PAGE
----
Last updated: Feb. 16 2018 3 min read
Housetraining seems to be the most common nemesis of all dog owners. Left unsupervised, a puppy can spend months in a home without catching the slightest hint of what housetraining is all about. And if over-supervised and harassed, he may become neurotic and overanxious.
A happy medium does exist, of course, but many pet owners seem unwilling or unable to make the necessary commitments to the tried and true methods established by professional dog trainers. In the long run, a few weeks of effort will result in a truly housetrained pup, with a minimum of effort and strain on both you and your pet.
Housetraining Rule Number 1: Confinement
There are several important factors to consider in housetraining. The first of these factors is confinement in a relatively small area that has an easy-to-clean floor and is not isolated from the rest of the family (using a playpen is perfect). Far from being cruel as most dog owners complain, confinement reassures the young puppy and allows him to become completely familiar with the surroundings without being overwhelmed with the size or complexity of your entire home.
Confinement keeps little paws and playful teeth out of range of dangerous places while ensuring that your dog is close to his papers, or the door to the yard, whenever the urge to use the bathroom comes over him. This means he is more likely to behave correctly than to have an accident, which results in lots of praise and affection from you.
And that is the second important factor in housetraining: praise. Your praise and approval are more important to your puppy than practically anything else in his life. A mere scowl out of anger can start him sulking in sadness while a pat on the head or a few kind words will set his tail wagging and put a big smile on his little face. Young puppies respond much more quickly and effectively to praise and encouragement than they do the physical correction. Therefore, we believe that there is no place for physical punishment for any puppy.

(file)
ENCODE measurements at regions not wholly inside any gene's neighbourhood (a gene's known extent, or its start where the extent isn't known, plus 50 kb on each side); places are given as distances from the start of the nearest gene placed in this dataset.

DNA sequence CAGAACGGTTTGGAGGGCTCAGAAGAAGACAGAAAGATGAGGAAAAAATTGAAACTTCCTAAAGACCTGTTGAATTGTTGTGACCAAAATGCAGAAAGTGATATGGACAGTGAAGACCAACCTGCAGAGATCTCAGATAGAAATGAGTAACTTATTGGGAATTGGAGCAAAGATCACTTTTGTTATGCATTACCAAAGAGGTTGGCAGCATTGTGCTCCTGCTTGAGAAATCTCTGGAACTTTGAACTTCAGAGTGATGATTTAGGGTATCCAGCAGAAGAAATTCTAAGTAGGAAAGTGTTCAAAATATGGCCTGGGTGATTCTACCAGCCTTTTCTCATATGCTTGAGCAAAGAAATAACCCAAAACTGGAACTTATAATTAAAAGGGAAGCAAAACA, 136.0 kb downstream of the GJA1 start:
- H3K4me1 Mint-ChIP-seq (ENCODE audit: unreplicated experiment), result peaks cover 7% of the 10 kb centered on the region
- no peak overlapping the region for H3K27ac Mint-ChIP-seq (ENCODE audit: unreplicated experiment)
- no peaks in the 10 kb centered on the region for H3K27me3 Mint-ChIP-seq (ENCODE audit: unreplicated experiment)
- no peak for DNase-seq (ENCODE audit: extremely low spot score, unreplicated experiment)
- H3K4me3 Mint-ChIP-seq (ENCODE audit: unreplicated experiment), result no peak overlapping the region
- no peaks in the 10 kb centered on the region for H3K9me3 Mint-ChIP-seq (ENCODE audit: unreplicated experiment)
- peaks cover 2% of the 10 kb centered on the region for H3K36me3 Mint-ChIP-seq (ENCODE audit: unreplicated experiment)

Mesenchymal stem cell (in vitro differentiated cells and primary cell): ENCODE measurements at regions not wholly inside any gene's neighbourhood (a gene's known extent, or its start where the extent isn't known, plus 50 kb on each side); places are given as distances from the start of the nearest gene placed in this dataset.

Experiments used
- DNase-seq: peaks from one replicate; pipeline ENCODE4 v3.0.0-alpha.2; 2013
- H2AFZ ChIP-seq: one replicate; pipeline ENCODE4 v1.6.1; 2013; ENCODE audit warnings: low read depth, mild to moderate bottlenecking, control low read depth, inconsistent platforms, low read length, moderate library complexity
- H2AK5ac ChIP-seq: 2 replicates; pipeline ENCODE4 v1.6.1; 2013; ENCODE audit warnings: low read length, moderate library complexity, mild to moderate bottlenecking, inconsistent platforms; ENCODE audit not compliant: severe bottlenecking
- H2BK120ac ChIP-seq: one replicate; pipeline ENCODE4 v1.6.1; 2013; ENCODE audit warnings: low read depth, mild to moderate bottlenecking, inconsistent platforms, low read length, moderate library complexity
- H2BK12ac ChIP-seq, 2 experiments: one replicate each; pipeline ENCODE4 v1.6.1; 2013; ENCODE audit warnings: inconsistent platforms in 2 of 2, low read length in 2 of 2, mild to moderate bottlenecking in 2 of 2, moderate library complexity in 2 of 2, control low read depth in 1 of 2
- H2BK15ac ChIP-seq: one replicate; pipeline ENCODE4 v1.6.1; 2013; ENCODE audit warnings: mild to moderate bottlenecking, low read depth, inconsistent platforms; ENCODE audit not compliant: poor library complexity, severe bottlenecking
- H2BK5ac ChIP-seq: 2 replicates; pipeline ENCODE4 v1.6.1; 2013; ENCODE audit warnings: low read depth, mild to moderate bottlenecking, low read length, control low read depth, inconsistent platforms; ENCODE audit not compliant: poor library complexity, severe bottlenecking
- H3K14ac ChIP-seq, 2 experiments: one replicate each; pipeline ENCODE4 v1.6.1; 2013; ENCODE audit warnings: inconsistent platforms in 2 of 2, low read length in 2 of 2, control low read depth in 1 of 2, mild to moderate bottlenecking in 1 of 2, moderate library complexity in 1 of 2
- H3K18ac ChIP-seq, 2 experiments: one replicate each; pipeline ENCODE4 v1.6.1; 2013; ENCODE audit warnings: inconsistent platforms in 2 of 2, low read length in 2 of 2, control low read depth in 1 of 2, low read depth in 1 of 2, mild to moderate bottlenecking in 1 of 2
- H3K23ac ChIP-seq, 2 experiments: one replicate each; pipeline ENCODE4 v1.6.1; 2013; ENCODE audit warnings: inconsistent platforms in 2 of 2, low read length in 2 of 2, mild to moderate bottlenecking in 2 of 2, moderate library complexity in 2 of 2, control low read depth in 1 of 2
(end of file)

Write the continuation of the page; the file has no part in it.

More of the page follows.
Consistency is the third vital factor in housetraining. Consistency in the schedule, in feeding habits, in praise and reward for proper behavior and in verbal reprimand when accidents occur, is of supreme importance.
Scolding occasionally for accidents but ignoring others, feeding at irregular intervals, lack of praise for soiling on the dog’s papers or in the yard: all will only serve to confuse and discourage your puppy. So be consistent and have total awareness: your awareness of your puppy’s whereabouts, his needs and urges, and his signals informing you of what’s on his mind.
When initiating housetraining, always keep in mind that until a puppy is 7 months old, his control over excretory functions is extremely limited. At least once per hour, and possibly more often, he will have to relieve himself.
These urges are even more pronounced after sleeping, eating, and playing. By keeping the puppy confined to a relatively small area lined with papers, you will assure that he does not have the opportunity to make a mistake and necessitate verbal reprimand. He will naturally seek the place furthest from his sleeping quarters to soil so that he may keep his own bed clean.
Therefore, take this cue and, after he naps, eats or plays, place him on his papers or outside in the yard. When your puppy soils where you have placed him, praise the dog immensely but make it sincere. Unconvincing praise doesn’t fool anyone, even an eight-week-old puppy.
And as a side note, apartment dwellers and owners who are away at work all day are generally are more successful paper-training a puppy until he is old enough to have considerable control.
Keep Supervision Tight For The Free-Roaming Puppy
If the puppy is allowed to roam about other areas of the house, be sure he is carefully supervised. Should he lower his head, sniff and begin to circle, be quick! Get him onto his papers or into the yard immediately. When he relieves himself, praise, and lots of it, is in order. However, if, through your fault, he has an accident, no spanking or rubbing his nose in it, please!
Such punishment does not fit the crime, being too degrading and encouraging such habits as stool eating (and thereby re-infestation with parasites). By all means show him what he has done, scold him and place him on the papers. But remember, the accident was your fault for not supervising him properly or not being aware of his warning signals, so go easy on him. Be sure that the soiled area is carefully cleaned, deodorized and disinfected as any remaining scent will surely prompt him to return to that very spot when the urge next hits him.
Housetrain Older Dogs The Same As You Would A Young Puppy
For the older dog, paper training is generally superfluous. Regular outings timed to coincide with his peak urgency periods (which, by the way, are the same as a young puppy’s: after meals, naps, and play periods) should accomplish training in short order. While confinement to a very small area is probably unnecessary, supervision and praise must never be forgotten. They are the magic ‘tricks’ to housetraining any dog.